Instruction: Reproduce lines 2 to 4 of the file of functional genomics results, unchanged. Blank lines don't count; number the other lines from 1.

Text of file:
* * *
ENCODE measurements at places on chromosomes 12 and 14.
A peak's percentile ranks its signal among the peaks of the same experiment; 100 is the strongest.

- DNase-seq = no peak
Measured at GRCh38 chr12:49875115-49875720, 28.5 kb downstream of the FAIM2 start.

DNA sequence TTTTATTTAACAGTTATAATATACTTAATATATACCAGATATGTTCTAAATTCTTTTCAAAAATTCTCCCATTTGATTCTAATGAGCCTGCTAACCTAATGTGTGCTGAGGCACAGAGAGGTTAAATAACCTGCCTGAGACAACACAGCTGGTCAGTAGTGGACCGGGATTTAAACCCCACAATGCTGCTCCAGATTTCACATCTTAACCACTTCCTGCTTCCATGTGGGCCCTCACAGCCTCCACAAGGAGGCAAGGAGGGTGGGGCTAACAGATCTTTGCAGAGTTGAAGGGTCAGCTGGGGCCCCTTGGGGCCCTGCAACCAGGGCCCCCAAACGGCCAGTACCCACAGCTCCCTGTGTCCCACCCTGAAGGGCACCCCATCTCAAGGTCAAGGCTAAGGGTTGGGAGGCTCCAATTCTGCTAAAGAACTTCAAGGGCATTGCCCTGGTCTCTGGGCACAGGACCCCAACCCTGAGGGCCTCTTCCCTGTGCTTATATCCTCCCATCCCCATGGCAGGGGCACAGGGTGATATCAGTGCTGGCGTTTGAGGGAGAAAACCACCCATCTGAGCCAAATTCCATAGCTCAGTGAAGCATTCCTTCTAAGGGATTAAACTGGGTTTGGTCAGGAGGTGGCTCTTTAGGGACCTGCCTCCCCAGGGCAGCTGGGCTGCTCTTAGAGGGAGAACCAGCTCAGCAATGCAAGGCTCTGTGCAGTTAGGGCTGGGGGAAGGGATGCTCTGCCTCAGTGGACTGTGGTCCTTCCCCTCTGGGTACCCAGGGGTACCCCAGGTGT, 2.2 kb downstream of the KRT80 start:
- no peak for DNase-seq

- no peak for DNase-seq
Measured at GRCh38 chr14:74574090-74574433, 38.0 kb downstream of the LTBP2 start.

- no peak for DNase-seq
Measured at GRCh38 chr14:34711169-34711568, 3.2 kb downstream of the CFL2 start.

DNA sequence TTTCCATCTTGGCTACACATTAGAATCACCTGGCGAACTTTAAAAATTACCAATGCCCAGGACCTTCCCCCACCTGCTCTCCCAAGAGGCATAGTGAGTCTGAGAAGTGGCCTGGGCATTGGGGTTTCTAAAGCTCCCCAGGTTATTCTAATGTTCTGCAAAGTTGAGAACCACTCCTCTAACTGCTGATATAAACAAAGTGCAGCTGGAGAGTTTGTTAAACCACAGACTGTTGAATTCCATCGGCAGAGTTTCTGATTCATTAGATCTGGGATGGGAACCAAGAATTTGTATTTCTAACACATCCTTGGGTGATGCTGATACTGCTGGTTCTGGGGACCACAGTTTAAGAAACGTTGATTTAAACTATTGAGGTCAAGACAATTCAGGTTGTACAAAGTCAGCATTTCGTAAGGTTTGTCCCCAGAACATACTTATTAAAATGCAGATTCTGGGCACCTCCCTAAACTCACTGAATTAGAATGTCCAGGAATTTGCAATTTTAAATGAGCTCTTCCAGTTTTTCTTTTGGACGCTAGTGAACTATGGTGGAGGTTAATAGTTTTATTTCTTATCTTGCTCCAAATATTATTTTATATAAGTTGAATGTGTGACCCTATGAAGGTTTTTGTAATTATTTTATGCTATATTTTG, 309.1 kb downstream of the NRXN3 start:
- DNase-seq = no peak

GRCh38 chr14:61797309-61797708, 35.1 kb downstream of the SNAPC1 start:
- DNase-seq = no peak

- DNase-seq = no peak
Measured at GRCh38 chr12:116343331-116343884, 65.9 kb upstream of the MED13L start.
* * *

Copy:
A peak's percentile ranks its signal among the peaks of the same experiment; 100 is the strongest.

- DNase-seq = no peak
Measured at GRCh38 chr12:49875115-49875720, 28.5 kb downstream of the FAIM2 start.